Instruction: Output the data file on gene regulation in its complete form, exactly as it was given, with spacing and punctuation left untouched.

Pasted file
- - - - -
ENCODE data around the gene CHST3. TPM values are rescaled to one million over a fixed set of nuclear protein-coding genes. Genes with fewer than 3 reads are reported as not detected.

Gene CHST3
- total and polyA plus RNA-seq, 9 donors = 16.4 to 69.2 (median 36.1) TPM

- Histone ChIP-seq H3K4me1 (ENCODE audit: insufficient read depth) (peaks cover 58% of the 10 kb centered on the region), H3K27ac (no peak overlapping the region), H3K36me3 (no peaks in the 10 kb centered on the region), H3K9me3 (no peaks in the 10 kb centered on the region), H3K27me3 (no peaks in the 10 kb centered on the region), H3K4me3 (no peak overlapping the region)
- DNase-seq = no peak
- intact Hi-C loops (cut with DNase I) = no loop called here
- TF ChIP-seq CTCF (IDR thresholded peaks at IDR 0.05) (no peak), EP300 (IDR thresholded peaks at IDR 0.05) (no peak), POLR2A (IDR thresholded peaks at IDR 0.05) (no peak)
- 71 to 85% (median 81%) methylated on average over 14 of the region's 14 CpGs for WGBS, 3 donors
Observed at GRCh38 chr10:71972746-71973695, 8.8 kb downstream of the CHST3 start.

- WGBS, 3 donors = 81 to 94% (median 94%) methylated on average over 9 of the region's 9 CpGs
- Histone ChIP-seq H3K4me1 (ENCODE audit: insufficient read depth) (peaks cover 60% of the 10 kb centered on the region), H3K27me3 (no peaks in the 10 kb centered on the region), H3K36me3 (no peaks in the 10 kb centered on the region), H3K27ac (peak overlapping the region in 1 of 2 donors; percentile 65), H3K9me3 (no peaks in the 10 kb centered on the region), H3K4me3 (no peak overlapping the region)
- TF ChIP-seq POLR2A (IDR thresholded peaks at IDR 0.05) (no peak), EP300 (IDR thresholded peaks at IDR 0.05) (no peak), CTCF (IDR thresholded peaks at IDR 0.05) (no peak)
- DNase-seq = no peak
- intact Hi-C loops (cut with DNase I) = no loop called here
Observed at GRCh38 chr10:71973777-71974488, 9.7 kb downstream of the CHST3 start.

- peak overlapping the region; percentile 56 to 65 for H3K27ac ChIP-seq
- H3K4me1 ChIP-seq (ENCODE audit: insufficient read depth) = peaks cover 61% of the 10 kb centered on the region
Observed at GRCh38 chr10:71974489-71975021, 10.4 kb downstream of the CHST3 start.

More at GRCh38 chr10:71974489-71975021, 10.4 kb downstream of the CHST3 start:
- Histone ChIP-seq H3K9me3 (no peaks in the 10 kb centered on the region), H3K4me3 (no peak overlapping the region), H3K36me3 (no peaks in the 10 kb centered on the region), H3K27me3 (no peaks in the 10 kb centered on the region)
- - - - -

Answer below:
ENCODE data around the gene CHST3. TPM values are rescaled to one million over a fixed set of nuclear protein-coding genes. Genes with fewer than 3 reads are reported as not detected.

Gene CHST3
- total and polyA plus RNA-seq, 9 donors = 16.4 to 69.2 (median 36.1) TPM

- Histone ChIP-seq H3K4me1 (ENCODE audit: insufficient read depth) (peaks cover 58% of the 10 kb centered on the region), H3K27ac (no peak overlapping the region), H3K36me3 (no peaks in the 10 kb centered on the region), H3K9me3 (no peaks in the 10 kb centered on the region), H3K27me3 (no peaks in the 10 kb centered on the region), H3K4me3 (no peak overlapping the region)
- DNase-seq = no peak
- intact Hi-C loops (cut with DNase I) = no loop called here
- TF ChIP-seq CTCF (IDR thresholded peaks at IDR 0.05) (no peak), EP300 (IDR thresholded peaks at IDR 0.05) (no peak), POLR2A (IDR thresholded peaks at IDR 0.05) (no peak)
- 71 to 85% (median 81%) methylated on average over 14 of the region's 14 CpGs for WGBS, 3 donors
Observed at GRCh38 chr10:71972746-71973695, 8.8 kb downstream of the CHST3 start.

- WGBS, 3 donors = 81 to 94% (median 94%) methylated on average over 9 of the region's 9 CpGs
- Histone ChIP-seq H3K4me1 (ENCODE audit: insufficient read depth) (peaks cover 60% of the 10 kb centered on the region), H3K27me3 (no peaks in the 10 kb centered on the region), H3K36me3 (no peaks in the 10 kb centered on the region), H3K27ac (peak overlapping the region in 1 of 2 donors; percentile 65), H3K9me3 (no peaks in the 10 kb centered on the region), H3K4me3 (no peak overlapping the region)
- TF ChIP-seq POLR2A (IDR thresholded peaks at IDR 0.05) (no peak), EP300 (IDR thresholded peaks at IDR 0.05) (no peak), CTCF (IDR thresholded peaks at IDR 0.05) (no peak)
- DNase-seq = no peak
- intact Hi-C loops (cut with DNase I) = no loop called here
Observed at GRCh38 chr10:71973777-71974488, 9.7 kb downstream of the CHST3 start.

- peak overlapping the region; percentile 56 to 65 for H3K27ac ChIP-seq
- H3K4me1 ChIP-seq (ENCODE audit: insufficient read depth) = peaks cover 61% of the 10 kb centered on the region
Observed at GRCh38 chr10:71974489-71975021, 10.4 kb downstream of the CHST3 start.

More at GRCh38 chr10:71974489-71975021, 10.4 kb downstream of the CHST3 start:
- Histone ChIP-seq H3K9me3 (no peaks in the 10 kb centered on the region), H3K4me3 (no peak overlapping the region), H3K36me3 (no peaks in the 10 kb centered on the region), H3K27me3 (no peaks in the 10 kb centered on the region)